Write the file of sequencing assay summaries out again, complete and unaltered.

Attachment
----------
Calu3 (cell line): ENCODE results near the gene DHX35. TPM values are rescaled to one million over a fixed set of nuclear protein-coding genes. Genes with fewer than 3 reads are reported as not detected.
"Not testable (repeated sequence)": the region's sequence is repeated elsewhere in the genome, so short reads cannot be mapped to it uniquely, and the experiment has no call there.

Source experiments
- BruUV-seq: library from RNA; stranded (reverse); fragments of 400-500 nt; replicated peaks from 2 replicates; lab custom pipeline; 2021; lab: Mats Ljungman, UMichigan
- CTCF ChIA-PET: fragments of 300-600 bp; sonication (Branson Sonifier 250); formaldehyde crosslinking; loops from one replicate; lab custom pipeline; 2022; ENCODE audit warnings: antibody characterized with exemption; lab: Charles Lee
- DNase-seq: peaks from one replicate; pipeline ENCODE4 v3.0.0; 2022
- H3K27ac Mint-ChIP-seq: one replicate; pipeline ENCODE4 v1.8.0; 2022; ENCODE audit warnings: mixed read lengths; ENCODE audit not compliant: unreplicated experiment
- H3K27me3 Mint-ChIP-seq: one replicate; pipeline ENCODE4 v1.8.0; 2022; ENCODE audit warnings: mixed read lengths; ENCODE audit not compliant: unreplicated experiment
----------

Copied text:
Calu3 (cell line): ENCODE results near the gene DHX35. TPM values are rescaled to one million over a fixed set of nuclear protein-coding genes. Genes with fewer than 3 reads are reported as not detected.
"Not testable (repeated sequence)": the region's sequence is repeated elsewhere in the genome, so short reads cannot be mapped to it uniquely, and the experiment has no call there.

Source experiments
- BruUV-seq: library from RNA; stranded (reverse); fragments of 400-500 nt; replicated peaks from 2 replicates; lab custom pipeline; 2021; lab: Mats Ljungman, UMichigan
- CTCF ChIA-PET: fragments of 300-600 bp; sonication (Branson Sonifier 250); formaldehyde crosslinking; loops from one replicate; lab custom pipeline; 2022; ENCODE audit warnings: antibody characterized with exemption; lab: Charles Lee
- DNase-seq: peaks from one replicate; pipeline ENCODE4 v3.0.0; 2022
- H3K27ac Mint-ChIP-seq: one replicate; pipeline ENCODE4 v1.8.0; 2022; ENCODE audit warnings: mixed read lengths; ENCODE audit not compliant: unreplicated experiment
- H3K27me3 Mint-ChIP-seq: one replicate; pipeline ENCODE4 v1.8.0; 2022; ENCODE audit warnings: mixed read lengths; ENCODE audit not compliant: unreplicated experiment